Lows: This binge doesn’t exactly come to a crescendo in the middle. It basically crashes into the Mariana Trench. The downfall starts with Spider-Man III, which features the worst Venom ever and a black-haired Tobey Maguire dancing. (Technically it’s dancing, but not really). And let’s not even get into The Amazing Spider-Man 2.
For the Completist: A true live-action Spider-Man marathon would also add all the other MCU films featuring Tom Holland’s Peter Parker. That would add 2016’s Captain America: Civil War (148 minutes), 2018’s Avengers: Infinity War (149 minutes), and 2019’s Avengers: Endgame (182 minutes). Adding these movies to your marathon would your total Spidey runtime to 23 hours and 38 minutes, just shy of a day! (Guess you’ll have to save Into the Spider-Verse for the next morning.)
22 hours, 44 minutes
Batman: The Movie (1966) – 104 minutes
Batman (1989) – 126 minutes
Batman Returns (1992) – 126 minutes
Batman Forever (1995) – 122 minutes
Batman & Robin (1997) – 125 minutes
Batman Begins (2005) – 140 minutes
The Dark Knight (2008) – 152 minutes
The Dark Knight Rises (2012) – 165 minutes
Batman v Superman: Dawn of Justice Ultimate Cut (2016) – 183 minutes
Justice League (2017) – 121 minutes
You can watch every live-action Batman movie, starting with Adam West and ending with Ben Affleck, in under 24 hours. It’s going to be one hell of a long day. But the Dark Knight is not only worth it, his films are different enough to never feel stale.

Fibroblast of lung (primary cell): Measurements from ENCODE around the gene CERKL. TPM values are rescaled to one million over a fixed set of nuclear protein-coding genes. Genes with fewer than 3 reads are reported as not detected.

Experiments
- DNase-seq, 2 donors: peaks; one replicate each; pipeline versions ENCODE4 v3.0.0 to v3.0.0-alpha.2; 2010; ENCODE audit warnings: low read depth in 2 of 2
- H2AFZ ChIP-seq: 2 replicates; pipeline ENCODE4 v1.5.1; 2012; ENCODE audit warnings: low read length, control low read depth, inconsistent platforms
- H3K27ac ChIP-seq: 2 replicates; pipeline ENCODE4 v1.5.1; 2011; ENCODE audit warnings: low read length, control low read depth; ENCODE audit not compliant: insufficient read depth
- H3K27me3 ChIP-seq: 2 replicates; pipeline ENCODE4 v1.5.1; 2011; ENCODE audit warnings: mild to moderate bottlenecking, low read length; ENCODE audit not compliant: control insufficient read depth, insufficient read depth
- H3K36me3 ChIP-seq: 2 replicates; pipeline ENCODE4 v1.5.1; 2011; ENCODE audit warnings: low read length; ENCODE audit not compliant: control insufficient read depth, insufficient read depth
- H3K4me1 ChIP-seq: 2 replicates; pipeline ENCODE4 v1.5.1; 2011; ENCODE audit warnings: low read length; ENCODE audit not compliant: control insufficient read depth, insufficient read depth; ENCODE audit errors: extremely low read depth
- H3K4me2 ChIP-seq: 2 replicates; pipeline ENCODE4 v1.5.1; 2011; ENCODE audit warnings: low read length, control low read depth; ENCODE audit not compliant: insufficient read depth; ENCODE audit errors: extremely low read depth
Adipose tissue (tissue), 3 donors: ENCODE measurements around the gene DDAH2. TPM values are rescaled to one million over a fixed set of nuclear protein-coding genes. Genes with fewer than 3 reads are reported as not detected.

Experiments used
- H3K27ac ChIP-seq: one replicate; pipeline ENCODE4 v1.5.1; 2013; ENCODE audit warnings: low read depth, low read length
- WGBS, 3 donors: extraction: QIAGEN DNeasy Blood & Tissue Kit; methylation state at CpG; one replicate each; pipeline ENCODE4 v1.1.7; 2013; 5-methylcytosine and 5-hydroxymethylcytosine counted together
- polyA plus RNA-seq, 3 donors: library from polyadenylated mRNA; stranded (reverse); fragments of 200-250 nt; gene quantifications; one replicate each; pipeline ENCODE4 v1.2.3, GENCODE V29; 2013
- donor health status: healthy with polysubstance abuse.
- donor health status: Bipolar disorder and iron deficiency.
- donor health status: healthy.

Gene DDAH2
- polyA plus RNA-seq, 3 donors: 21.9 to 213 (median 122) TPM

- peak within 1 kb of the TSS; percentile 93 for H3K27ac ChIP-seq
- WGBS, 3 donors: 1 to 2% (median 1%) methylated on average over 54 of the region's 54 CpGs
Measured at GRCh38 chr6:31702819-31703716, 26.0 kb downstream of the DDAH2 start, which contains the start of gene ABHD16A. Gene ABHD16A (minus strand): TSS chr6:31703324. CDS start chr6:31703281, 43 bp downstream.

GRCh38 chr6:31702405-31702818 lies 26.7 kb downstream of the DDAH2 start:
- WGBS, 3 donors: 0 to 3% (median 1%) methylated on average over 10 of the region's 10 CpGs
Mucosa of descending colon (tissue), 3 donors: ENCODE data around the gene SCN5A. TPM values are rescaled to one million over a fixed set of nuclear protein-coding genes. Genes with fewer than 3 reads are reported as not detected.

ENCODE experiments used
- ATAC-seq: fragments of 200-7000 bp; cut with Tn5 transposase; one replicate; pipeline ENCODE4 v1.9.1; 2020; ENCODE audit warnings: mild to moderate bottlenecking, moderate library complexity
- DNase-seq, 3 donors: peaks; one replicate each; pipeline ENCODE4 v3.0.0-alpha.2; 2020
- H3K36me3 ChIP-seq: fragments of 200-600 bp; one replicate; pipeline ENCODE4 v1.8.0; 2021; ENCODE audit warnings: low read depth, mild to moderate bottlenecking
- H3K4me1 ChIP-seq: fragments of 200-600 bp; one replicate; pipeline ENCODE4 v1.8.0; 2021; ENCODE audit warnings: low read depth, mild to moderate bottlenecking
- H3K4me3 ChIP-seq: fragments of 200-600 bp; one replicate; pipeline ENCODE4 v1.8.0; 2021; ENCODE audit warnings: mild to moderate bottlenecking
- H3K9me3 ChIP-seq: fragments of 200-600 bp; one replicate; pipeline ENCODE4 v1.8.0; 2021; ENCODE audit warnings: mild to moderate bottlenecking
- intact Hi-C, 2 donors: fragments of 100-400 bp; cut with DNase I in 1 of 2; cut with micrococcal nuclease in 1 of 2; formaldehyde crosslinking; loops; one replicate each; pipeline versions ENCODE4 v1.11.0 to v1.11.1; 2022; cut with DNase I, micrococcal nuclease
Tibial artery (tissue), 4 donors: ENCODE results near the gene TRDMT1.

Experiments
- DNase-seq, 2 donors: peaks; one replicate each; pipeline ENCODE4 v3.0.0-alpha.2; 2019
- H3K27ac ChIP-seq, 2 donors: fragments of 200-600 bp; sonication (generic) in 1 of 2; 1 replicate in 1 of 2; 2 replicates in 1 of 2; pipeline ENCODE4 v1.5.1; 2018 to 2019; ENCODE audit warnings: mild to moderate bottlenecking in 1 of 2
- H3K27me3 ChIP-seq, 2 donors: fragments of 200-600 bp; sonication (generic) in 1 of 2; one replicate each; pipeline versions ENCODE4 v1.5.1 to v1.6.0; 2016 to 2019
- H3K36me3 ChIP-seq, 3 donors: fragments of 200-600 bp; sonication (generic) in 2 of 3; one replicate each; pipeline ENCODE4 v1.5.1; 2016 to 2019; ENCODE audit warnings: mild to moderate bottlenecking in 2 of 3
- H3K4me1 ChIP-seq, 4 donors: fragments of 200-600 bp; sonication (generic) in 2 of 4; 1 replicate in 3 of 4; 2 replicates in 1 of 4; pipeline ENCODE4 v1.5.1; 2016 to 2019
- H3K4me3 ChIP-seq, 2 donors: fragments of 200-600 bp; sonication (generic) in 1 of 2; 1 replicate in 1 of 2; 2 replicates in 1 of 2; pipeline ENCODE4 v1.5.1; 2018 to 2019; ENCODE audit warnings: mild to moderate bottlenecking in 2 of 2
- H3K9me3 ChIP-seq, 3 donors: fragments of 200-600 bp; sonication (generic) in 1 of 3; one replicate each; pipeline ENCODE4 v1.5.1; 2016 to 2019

Highs: The 1966 film is exactly the right kind of silly camp fun we need right now, and after that you are going to get four of the best superhero movies ever made. The Tim Burton/Michael Keaton films and the first two installments of The Dark Knight Trilogy are unimpeachable. But even “bad” Batman can still be fun.
Lows: You’re also going to get some of the worst superhero sequels ever made. The Batfleck was good, but the movies he starred in? Not so much. Oh, and at some point George Clooney’s Bat-nipples are going to show up for two hours and there’s nothing you can do about it.
For the Completist: There’s plenty more Batman out there (the ’40s serials, Suicide Squad, and all the animated forms Bruce Wayne has taken), but adding anything else to the mix would exceed 24 hours. And that’s too much time spent in Gotham City.
Friday the 13th
18 hours, 33 minutes
Friday the 13th (1980) – 95 minutes
Friday the 13th Part 2 (1981) – 87 minutes
Friday the 13th Part III (1982) – 95 minutes
Friday the 13th Part IV: The Final Chapter (1984) – 91 minutes
Friday the 13th Part V: A New Beginning (1985) – 92 minutes
Friday the 13th Part VI: Jason Lives (1986) – 87 minutes